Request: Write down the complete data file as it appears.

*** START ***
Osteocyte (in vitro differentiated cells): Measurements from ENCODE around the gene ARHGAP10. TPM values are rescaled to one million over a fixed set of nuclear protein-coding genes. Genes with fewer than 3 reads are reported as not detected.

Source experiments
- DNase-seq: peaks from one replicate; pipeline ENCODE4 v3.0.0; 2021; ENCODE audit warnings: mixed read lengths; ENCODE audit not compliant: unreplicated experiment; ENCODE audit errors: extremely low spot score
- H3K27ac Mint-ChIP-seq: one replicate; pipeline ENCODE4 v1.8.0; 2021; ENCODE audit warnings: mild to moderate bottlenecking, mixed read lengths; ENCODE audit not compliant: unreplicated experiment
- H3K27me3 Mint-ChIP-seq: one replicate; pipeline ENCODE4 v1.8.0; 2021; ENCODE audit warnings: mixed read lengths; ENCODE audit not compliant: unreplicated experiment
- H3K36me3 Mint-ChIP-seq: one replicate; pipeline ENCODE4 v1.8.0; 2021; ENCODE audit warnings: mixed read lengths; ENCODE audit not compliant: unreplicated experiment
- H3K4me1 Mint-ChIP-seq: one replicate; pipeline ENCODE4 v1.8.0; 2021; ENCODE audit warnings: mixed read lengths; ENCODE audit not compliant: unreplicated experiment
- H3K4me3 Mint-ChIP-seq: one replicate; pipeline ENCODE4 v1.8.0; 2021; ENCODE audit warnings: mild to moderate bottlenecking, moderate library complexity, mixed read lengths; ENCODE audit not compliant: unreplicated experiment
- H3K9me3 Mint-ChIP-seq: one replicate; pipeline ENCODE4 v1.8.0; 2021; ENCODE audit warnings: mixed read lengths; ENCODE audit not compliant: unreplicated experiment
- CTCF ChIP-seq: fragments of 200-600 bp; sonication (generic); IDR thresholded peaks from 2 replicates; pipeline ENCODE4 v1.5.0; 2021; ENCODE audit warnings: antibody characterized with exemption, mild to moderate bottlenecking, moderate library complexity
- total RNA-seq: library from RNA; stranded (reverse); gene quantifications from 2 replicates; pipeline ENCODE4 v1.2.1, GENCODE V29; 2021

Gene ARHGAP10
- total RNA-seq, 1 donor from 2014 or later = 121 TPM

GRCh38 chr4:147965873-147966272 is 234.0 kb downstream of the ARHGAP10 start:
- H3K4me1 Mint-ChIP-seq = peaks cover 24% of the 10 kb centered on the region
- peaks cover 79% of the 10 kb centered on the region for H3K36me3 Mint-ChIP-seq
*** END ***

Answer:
Osteocyte (in vitro differentiated cells): Measurements from ENCODE around the gene ARHGAP10. TPM values are rescaled to one million over a fixed set of nuclear protein-coding genes. Genes with fewer than 3 reads are reported as not detected.

Source experiments
- DNase-seq: peaks from one replicate; pipeline ENCODE4 v3.0.0; 2021; ENCODE audit warnings: mixed read lengths; ENCODE audit not compliant: unreplicated experiment; ENCODE audit errors: extremely low spot score
- H3K27ac Mint-ChIP-seq: one replicate; pipeline ENCODE4 v1.8.0; 2021; ENCODE audit warnings: mild to moderate bottlenecking, mixed read lengths; ENCODE audit not compliant: unreplicated experiment
- H3K27me3 Mint-ChIP-seq: one replicate; pipeline ENCODE4 v1.8.0; 2021; ENCODE audit warnings: mixed read lengths; ENCODE audit not compliant: unreplicated experiment
- H3K36me3 Mint-ChIP-seq: one replicate; pipeline ENCODE4 v1.8.0; 2021; ENCODE audit warnings: mixed read lengths; ENCODE audit not compliant: unreplicated experiment
- H3K4me1 Mint-ChIP-seq: one replicate; pipeline ENCODE4 v1.8.0; 2021; ENCODE audit warnings: mixed read lengths; ENCODE audit not compliant: unreplicated experiment
- H3K4me3 Mint-ChIP-seq: one replicate; pipeline ENCODE4 v1.8.0; 2021; ENCODE audit warnings: mild to moderate bottlenecking, moderate library complexity, mixed read lengths; ENCODE audit not compliant: unreplicated experiment
- H3K9me3 Mint-ChIP-seq: one replicate; pipeline ENCODE4 v1.8.0; 2021; ENCODE audit warnings: mixed read lengths; ENCODE audit not compliant: unreplicated experiment
- CTCF ChIP-seq: fragments of 200-600 bp; sonication (generic); IDR thresholded peaks from 2 replicates; pipeline ENCODE4 v1.5.0; 2021; ENCODE audit warnings: antibody characterized with exemption, mild to moderate bottlenecking, moderate library complexity
- total RNA-seq: library from RNA; stranded (reverse); gene quantifications from 2 replicates; pipeline ENCODE4 v1.2.1, GENCODE V29; 2021

Gene ARHGAP10
- total RNA-seq, 1 donor from 2014 or later = 121 TPM

GRCh38 chr4:147965873-147966272 is 234.0 kb downstream of the ARHGAP10 start:
- H3K4me1 Mint-ChIP-seq = peaks cover 24% of the 10 kb centered on the region
- peaks cover 79% of the 10 kb centered on the region for H3K36me3 Mint-ChIP-seq